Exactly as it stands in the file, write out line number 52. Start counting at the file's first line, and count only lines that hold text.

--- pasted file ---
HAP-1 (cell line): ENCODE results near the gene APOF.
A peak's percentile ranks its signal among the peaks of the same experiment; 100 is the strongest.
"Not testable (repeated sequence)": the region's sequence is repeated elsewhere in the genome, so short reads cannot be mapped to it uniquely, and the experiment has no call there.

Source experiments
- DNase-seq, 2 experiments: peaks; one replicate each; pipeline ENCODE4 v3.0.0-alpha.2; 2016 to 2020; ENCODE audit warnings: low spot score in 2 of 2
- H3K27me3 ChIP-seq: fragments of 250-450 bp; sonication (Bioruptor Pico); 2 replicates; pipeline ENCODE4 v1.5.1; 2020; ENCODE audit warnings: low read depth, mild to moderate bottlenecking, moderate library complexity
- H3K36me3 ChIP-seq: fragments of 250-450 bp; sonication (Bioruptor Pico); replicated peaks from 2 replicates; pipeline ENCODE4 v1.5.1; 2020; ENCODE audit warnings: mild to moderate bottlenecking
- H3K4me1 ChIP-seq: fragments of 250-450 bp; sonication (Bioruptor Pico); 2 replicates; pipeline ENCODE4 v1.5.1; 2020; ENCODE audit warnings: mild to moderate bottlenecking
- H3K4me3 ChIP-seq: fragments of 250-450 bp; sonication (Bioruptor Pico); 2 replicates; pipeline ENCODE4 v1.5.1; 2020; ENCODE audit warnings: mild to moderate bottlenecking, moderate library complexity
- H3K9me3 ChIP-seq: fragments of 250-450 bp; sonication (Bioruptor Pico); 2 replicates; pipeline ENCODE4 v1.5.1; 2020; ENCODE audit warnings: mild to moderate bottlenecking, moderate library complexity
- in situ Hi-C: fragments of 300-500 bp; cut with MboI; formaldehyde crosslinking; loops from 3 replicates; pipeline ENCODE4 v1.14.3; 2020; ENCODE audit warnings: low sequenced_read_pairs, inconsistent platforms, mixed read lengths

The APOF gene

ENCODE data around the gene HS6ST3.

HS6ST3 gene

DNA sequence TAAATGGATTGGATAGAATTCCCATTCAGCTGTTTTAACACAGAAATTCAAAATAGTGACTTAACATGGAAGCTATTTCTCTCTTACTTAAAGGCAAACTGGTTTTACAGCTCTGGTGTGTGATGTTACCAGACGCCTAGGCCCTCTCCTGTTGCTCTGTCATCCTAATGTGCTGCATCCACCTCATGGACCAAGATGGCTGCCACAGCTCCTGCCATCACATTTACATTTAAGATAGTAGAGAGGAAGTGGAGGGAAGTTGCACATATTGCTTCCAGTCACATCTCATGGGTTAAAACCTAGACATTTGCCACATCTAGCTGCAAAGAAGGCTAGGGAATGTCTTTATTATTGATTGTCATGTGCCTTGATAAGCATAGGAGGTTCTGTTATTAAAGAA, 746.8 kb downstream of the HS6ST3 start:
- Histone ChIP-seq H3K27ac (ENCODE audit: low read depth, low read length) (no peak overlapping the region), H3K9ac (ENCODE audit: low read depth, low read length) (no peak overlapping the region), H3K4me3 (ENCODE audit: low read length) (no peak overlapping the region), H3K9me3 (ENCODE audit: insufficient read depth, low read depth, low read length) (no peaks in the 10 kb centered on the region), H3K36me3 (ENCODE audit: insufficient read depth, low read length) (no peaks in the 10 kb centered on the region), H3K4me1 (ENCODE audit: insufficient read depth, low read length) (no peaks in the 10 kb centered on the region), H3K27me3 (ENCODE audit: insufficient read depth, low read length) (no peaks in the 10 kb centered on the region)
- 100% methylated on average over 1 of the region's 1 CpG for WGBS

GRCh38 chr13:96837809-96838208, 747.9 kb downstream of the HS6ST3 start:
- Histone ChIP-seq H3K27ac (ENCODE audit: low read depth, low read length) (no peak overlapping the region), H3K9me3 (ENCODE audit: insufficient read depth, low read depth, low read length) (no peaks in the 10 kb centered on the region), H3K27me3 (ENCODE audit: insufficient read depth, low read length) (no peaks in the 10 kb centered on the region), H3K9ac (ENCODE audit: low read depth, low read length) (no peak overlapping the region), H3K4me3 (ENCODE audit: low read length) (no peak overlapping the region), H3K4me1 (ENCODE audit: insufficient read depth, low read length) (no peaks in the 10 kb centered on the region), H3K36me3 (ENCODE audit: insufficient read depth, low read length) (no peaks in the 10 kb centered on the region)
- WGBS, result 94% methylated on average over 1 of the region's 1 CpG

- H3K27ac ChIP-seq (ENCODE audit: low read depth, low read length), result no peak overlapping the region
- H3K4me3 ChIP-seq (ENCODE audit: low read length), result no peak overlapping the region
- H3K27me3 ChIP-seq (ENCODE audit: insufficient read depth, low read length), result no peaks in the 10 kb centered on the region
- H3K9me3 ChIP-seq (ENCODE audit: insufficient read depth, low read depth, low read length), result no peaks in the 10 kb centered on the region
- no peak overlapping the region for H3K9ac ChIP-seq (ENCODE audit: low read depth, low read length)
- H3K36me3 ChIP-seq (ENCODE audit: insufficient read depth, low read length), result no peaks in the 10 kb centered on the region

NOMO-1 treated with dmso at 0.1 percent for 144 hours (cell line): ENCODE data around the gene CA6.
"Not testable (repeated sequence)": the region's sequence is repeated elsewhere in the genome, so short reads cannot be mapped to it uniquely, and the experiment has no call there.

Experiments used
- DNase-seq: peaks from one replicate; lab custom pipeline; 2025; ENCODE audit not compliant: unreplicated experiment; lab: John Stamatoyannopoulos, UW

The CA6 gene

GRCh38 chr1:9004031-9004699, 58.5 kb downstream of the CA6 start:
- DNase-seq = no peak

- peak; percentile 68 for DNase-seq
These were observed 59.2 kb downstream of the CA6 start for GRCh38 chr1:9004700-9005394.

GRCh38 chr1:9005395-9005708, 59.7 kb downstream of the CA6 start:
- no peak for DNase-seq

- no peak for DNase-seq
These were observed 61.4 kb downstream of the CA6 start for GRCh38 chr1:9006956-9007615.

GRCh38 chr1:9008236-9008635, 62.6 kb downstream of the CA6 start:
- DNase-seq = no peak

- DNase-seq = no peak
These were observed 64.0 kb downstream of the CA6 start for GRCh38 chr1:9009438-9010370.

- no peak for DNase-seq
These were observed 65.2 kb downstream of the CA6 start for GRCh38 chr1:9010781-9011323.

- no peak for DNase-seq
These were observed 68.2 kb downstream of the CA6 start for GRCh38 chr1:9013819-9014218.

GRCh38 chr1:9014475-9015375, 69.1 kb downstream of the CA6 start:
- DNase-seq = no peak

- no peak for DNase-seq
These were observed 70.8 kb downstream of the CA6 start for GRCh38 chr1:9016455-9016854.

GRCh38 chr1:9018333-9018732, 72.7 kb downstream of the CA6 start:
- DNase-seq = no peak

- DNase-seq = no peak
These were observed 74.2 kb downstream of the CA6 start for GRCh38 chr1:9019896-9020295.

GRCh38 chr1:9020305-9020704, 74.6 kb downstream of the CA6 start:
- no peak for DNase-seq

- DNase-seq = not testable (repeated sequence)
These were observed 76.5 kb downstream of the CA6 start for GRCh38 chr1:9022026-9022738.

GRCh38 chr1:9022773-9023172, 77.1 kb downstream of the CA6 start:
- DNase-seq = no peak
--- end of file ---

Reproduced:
GRCh38 chr1:9018333-9018732, 72.7 kb downstream of the CA6 start: